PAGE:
Google Scholar 

  15. Babur Ö, Luna A, Korkut A, Durupinar F, Siper MC, Dogrusoz U, et al. Causal interactions from proteomic profiles: molecular data meets pathway knowledge. bioRxiv. 2018.

  16. Yadav B, Wennerberg K, Aittokallio T, Tang J. Searching for drug synergy in complex dose–response landscapes using an interaction potency model. Comput Struct Biotechnol J. 2015;13:504–13.

    Article  CAS  PubMed  PubMed Central  Google Scholar 

  17. Basu A, Bodycombe NE, Cheah JH, Price EV, Liu K, Schaefer GI, et al. An interactive resource to identify cancer genetic and lineage dependencies targeted by small molecules. Cell. 2013;154:1151–61.

    Article  CAS  PubMed  PubMed Central  Google Scholar 

  18. Safikhani Z, Smirnov P, Freeman M, El-Hachem N, She A, Rene Q, et al. Revisiting inconsistency in large pharmacogenomic studies. F1000Research. 2017;5:2333. doi:

    Article  PubMed Central  Google Scholar 

  19. Worley B, Powers R. Multivariate analysis in metabolomics. Curr Metabolomics. 2013;1:92–107.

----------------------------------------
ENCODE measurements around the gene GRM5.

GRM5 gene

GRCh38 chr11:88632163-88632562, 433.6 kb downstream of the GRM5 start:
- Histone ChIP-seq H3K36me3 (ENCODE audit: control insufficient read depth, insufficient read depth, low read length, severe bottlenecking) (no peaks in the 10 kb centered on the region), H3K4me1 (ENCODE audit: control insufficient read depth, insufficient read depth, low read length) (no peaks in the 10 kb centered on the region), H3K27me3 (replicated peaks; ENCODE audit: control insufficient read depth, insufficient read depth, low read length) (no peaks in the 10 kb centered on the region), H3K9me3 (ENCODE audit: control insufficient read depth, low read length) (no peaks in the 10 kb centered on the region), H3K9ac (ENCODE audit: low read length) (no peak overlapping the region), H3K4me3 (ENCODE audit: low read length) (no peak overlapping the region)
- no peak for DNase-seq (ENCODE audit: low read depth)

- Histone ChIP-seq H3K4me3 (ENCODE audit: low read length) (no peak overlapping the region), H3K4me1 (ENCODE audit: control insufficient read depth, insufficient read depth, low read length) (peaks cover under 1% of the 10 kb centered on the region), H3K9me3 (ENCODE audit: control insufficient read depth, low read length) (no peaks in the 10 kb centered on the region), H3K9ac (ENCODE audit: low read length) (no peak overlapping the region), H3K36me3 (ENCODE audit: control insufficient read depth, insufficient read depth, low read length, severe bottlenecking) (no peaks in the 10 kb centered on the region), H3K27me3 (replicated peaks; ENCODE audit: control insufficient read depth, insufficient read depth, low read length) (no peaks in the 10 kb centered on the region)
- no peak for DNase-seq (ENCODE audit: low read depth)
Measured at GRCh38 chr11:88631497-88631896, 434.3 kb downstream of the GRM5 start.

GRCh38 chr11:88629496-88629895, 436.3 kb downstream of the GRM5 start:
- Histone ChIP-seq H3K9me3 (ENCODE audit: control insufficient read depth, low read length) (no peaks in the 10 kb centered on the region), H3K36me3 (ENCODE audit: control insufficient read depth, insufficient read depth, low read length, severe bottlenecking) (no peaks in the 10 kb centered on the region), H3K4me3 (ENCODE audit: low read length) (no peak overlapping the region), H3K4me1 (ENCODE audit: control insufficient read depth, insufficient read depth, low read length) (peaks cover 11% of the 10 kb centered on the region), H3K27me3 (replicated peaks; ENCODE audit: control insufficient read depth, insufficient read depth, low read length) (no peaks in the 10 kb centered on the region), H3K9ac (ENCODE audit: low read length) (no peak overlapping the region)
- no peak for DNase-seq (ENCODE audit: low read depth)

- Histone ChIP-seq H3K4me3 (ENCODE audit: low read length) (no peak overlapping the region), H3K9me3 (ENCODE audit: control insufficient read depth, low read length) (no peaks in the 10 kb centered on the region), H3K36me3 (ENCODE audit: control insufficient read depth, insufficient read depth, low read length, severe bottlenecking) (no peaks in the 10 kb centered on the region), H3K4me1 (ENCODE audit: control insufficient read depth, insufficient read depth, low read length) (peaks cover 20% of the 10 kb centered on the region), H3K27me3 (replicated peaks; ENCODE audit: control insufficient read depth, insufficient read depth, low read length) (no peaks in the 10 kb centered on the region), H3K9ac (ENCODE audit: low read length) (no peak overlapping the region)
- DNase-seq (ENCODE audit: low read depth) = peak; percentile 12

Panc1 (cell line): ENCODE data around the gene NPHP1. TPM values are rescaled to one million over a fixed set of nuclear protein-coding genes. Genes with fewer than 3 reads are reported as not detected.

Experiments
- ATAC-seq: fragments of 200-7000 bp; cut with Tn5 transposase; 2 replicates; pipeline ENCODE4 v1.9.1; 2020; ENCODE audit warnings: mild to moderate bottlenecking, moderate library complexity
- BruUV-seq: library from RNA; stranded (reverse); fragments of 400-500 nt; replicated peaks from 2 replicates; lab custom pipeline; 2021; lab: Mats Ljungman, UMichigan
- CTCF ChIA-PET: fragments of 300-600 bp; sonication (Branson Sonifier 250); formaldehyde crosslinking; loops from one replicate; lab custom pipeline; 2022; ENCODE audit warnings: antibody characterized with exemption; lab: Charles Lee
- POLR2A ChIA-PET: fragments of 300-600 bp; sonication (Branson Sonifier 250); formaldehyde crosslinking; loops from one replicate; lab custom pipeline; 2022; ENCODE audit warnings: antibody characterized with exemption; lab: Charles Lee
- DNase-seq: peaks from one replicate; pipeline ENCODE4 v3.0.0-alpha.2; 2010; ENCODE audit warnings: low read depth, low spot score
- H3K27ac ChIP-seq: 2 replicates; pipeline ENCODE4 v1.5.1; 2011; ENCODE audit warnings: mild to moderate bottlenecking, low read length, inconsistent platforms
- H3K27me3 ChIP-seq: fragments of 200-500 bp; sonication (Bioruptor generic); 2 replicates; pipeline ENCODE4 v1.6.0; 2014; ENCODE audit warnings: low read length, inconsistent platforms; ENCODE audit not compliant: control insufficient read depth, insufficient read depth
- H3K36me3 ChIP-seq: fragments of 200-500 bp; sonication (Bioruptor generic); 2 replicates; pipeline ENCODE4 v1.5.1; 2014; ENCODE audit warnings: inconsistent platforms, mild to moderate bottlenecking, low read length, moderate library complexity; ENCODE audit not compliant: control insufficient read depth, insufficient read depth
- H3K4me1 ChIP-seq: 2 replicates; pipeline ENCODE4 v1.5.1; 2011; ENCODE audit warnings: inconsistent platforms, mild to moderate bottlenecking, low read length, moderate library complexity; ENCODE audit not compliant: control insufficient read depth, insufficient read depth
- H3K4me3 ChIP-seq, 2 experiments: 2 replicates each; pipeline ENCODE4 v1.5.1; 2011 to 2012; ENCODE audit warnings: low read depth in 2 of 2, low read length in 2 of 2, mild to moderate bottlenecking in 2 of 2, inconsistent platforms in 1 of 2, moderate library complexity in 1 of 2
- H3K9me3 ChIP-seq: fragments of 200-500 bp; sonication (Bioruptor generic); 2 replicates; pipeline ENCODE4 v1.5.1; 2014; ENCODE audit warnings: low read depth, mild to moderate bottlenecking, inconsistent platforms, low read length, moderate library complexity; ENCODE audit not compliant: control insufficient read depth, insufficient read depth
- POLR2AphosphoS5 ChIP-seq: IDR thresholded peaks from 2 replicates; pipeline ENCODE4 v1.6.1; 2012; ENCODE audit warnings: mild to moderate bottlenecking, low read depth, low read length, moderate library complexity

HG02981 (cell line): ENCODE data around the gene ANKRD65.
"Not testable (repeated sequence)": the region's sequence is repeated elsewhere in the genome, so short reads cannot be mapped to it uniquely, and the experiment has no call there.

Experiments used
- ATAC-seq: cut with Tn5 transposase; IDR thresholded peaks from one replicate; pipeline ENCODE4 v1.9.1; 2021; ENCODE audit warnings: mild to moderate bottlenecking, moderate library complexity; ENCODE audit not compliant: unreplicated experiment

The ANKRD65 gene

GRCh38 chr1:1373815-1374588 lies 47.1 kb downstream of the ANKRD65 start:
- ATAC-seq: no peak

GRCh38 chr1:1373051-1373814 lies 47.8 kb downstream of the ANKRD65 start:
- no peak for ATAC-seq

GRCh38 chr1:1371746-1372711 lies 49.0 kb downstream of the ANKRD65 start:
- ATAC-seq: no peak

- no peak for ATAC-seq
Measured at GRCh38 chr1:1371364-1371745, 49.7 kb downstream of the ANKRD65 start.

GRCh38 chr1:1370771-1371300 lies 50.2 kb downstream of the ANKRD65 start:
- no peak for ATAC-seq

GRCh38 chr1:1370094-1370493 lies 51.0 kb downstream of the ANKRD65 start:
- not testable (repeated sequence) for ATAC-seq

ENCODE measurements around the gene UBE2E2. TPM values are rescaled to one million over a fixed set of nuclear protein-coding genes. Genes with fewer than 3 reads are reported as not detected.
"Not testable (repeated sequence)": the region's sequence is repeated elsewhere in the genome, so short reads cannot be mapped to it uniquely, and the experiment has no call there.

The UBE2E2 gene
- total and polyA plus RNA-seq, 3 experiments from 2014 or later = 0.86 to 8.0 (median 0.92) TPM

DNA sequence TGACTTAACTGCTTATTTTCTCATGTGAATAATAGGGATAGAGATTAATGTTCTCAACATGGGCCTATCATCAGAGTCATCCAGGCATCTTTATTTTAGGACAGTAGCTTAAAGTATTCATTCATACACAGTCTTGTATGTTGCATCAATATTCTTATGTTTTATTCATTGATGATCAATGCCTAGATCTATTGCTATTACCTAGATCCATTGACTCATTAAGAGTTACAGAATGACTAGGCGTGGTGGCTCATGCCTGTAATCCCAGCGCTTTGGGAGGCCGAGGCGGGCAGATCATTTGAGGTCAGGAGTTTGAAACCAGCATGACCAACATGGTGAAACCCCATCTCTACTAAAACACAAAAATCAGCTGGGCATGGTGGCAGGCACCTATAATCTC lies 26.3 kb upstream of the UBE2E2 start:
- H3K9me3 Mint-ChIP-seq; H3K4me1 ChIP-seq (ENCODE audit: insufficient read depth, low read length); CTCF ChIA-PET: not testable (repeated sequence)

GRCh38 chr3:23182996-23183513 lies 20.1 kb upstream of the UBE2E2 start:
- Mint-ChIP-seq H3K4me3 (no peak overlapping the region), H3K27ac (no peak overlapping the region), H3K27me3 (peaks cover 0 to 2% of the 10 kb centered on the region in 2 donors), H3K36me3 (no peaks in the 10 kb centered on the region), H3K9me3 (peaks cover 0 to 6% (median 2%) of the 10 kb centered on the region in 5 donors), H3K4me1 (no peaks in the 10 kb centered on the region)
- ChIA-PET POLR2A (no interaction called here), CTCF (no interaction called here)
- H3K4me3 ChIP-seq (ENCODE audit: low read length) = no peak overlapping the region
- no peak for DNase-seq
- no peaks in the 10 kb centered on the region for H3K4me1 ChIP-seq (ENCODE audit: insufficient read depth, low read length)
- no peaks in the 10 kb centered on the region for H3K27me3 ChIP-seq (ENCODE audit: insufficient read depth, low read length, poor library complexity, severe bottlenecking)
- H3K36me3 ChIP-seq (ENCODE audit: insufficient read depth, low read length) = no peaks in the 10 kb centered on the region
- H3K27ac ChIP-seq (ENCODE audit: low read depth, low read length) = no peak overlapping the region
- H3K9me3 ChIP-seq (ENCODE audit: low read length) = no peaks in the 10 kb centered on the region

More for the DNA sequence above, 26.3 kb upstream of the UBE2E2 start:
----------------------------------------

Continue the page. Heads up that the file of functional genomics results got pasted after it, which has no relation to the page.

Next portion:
Article  CAS  PubMed  PubMed Central  Google Scholar 

  20. Tibshirani R. Regression shrinkage and selection via the Lasso. J R Stat Soc Ser B. 1996;58:267–88

    Google Scholar 

  21. Breiman L. Random Forests Mach Learn. 2001;45:5–32.

    Article  Google Scholar 

  22. Hall M, Frank E, Holmes G, Pfahringer B, Reutemann P, Witten IH. The WEKA data mining software. ACM SIGKDD Explor Newsl. 2009;11:10.

    Article  Google Scholar 

  23. Jang INS, Neto EC, Guinney J, Friend SH, Margolin AA. Systematic Assessment Of Analytical Methods For Drug Sensitivity Prediction From Cancer Cell Line Data. In: Biocomputing 2014. WORLD SCIENTIFIC; 2013. p. 63–74. doi:doi: